Producer – Lawrence Bender, Music – Combustible Edison, Makeup Effects – K.N.B. EFX Group Inc, Production Design – Gary Frutkoff. Production Company – A Band Apart The Missing Ingredient:– Director/Screenplay – Allison Anders, Photography – Rodrigo Garcia. The Wrong Man:– Director/Screenplay – Alexandre Rockwell, Photography – Phil Parmet. The Misbehavers:– Director/Screenplay – Robert Rodriguez, Photography – Guillermo Navarro. The Man from Hollywood:– Director/Screenplay – Quentin Tarantino, Photography – Andrzej Sekula
Tim Roth (Ted). The Missing Ingredient:– Ione Skye (Eva), Madonna (Elspeth), Valeria Golino (Athena), Sammi Davis (Jezebel), Lili Taylor (Raven), Alicia Witt (Kiva), Amanda de Cadenet (Diana). The Wrong Man:– David Proval (Siegfried), Jennifer Beals (Angela). The Misbehavers:– Antonio Banderas (Man), Lana McKissack (Sarah), Tamlyn Tomita (Wife), Danny Verduzco (Juancho). The Man from Hollywood:– Marisa Tomei (Margaret), Kathy Griffin (Betty), Quentin Tarantino (Chester Rush), Bruce Willis (Leo), Paul Calderon (Norman)
The bellboy Ted is left in sole charge of the Hotel Monsignor on New Year’s Eve. The Missing Ingredient:– Ted delivers room service to a suite where a coven of witches are conducting a ceremony to raise a member of their group who was killed several years before. When it is discovered that one of them has forgotten to bring one of the required items – a semen sample – it is decided that Ted must be invited back and seduced to provide the necessary ingredient. The Wrong Man:– Ted takes a bucket of ice to a room only to meet a crazed man who has his wife tied up at gunpoint and believes that Ted has been having an affair with her. The Misbehavers:– Ted is offered $500 by a man to look after his two children so that he and his wife can go out dancing. Everything then proceeds to go disastrously wrong for Ted. The Man from Hollywood:– Ted takes room service to a Hollywood producer who wants his help in recreating a bet from an old episode of ‘Alfred Hitchcock Presents’ – that if a man cannot light a cigarette lighter ten times in a row his finger will be severed.
After making a sensational directorial debut with Reservoir Dogs (1992) and following it up with the grandslam of Pulp Fiction (1994), an enormous cult centred around Quentin Tarantino, which considered him the coolest thing since [fill in your own blank]. One of the things that Quentin Tarantino then cannily (and very generously) did was to use his name to piggyback lesser-known directors to a wider audience that they would not otherwise obtain. As a result, Tarantino brought into the spotlight directors like Roger Avary with Killing Zoe (1994) and Robert Rodriguez with Desperado (1995) and From Dusk Till Dawn (1996). With Four Rooms, Tarantino created a portmanteau that similarly illuminated Robert Rodriguez and other indie directors such as Allison Anders, who made Gas Food Lodging (1992) and Mi Vida Loca (1993) and Alexandre Rockwell, who made In the Soup (1992) and Somebody to Love (1994).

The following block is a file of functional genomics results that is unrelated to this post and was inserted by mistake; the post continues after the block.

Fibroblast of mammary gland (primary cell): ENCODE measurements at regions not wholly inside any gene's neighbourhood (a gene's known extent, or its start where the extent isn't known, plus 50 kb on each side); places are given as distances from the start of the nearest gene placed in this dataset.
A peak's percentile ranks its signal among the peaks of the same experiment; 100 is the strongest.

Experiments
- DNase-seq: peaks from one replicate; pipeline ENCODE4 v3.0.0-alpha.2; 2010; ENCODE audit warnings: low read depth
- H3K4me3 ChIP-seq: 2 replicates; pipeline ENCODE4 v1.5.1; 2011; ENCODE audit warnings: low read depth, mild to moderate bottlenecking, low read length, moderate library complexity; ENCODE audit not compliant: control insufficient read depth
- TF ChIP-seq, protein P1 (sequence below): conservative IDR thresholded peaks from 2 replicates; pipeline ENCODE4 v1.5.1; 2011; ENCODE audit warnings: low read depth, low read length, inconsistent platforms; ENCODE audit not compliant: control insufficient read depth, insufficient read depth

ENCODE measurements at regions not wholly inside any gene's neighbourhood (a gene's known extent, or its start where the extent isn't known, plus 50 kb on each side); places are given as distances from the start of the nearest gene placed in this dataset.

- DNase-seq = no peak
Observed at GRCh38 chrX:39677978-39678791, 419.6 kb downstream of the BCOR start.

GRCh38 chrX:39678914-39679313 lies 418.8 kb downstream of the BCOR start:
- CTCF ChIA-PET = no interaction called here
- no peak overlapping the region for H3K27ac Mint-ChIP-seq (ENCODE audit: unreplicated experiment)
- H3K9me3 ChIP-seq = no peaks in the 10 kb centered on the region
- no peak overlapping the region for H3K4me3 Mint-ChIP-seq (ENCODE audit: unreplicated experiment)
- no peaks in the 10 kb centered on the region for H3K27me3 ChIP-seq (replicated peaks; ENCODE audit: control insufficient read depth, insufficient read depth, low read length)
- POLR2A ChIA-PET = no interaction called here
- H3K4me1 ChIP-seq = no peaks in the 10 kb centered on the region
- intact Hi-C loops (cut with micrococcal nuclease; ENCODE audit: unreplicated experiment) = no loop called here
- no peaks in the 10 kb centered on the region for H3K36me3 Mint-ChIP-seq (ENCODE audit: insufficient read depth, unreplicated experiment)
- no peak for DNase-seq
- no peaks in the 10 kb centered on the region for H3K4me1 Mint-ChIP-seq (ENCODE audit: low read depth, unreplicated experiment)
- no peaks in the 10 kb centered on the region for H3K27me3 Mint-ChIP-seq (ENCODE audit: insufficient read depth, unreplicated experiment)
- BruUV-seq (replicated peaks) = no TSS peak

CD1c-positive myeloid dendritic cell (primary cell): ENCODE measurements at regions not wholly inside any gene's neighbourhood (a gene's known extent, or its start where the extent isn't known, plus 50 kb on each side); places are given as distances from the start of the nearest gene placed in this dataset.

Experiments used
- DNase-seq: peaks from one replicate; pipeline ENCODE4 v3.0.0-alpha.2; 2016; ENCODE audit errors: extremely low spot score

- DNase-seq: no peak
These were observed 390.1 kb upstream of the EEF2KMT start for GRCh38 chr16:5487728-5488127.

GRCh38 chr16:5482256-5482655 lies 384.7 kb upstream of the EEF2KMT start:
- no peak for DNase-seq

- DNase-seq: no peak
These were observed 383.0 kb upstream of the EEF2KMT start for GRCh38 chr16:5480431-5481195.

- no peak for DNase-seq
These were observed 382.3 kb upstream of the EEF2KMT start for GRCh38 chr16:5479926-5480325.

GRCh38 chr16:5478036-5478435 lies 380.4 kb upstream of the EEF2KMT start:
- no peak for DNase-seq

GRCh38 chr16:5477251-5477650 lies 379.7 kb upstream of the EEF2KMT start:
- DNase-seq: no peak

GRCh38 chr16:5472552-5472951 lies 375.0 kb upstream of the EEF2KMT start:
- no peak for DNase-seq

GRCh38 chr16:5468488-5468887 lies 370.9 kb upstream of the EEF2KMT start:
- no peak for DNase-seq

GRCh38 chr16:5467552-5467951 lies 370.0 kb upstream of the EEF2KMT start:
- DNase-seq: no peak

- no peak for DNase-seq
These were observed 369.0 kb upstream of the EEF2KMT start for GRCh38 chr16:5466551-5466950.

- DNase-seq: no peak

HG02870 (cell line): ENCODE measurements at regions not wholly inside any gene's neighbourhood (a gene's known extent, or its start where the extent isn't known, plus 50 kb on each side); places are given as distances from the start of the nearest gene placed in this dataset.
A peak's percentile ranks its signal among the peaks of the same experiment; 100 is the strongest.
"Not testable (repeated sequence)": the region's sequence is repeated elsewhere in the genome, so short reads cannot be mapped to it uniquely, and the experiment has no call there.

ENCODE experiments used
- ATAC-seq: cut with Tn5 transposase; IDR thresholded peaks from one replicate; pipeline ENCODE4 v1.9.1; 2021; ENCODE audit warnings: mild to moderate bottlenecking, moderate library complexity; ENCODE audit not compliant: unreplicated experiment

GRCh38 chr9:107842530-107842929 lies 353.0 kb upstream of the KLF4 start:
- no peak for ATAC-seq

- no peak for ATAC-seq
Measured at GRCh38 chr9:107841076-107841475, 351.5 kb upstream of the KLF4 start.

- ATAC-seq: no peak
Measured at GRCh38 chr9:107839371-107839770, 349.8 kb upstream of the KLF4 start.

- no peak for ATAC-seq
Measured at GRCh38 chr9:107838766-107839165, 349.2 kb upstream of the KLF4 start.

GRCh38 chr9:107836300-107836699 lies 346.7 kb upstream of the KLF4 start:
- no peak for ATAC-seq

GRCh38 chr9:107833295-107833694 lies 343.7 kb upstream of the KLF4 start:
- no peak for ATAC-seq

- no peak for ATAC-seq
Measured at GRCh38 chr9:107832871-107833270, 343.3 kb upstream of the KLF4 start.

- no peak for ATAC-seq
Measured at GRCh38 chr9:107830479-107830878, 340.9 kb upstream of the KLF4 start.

As with any anthology, particularly one that features different directors on each segment, the stories in Four Rooms vary considerably. At least the segments are united by the same bizarrely akilter, slightly surreal sense of humour. The centre point for the show is Tim Roth who mugs and prances his way through the film. Some people thought was Roth was hilarious, but his bizarre muggings and patronisingly sarcastic expressions seem more theatrically contrived than they ever do cute.
Allison Anders’ The Missing Ingredient, the only episode with any fantastic content, has an amazing cast line-up. The segment amuses vaguely, particularly in some of its rhyming couplets, but its punchline is abrupt, even more so considering the anthology format. Alexandre Rockwell’s The Wrong Man hits an hysterically surreal mood from the outset and never lets up – unfortunately such a frenetically black tone is not tied to anything, we never learn what is going on and why, for instance, Jennifer Beals reciting all the slang names for a penis causes David Proval to turn apoplectic. Quentin Tarantino’s segment The Man From Hollywood suffers from similar problems. It comes with Tarantino’s characteristic monologues and feigned nonchalance, but it also unfortunately has Tarantino acting, something it is strongly advised he should stay away from. As an actor, he seems unable to overcome his natural geekishness and in playing a loudmouth egocentric Hollywood filmmaker here, Tarantino simply miscasts himself – he seems more snivelling than loudmouth. The episode perks up somewhat with its amusingly abrupt ending but otherwise fails to ignite.
The best of the segments is Robert Rodriguez’s The Misbehavers. Antonio Banderas gives an hilariously domineering performance and Rodriguez builds the segment up to an ending where all the elements – the syringe, the dead body, the alcohol, the cigarette lighter and the returning parents – amusingly come together at once to paint Tim Roth as the babysitter from Hell.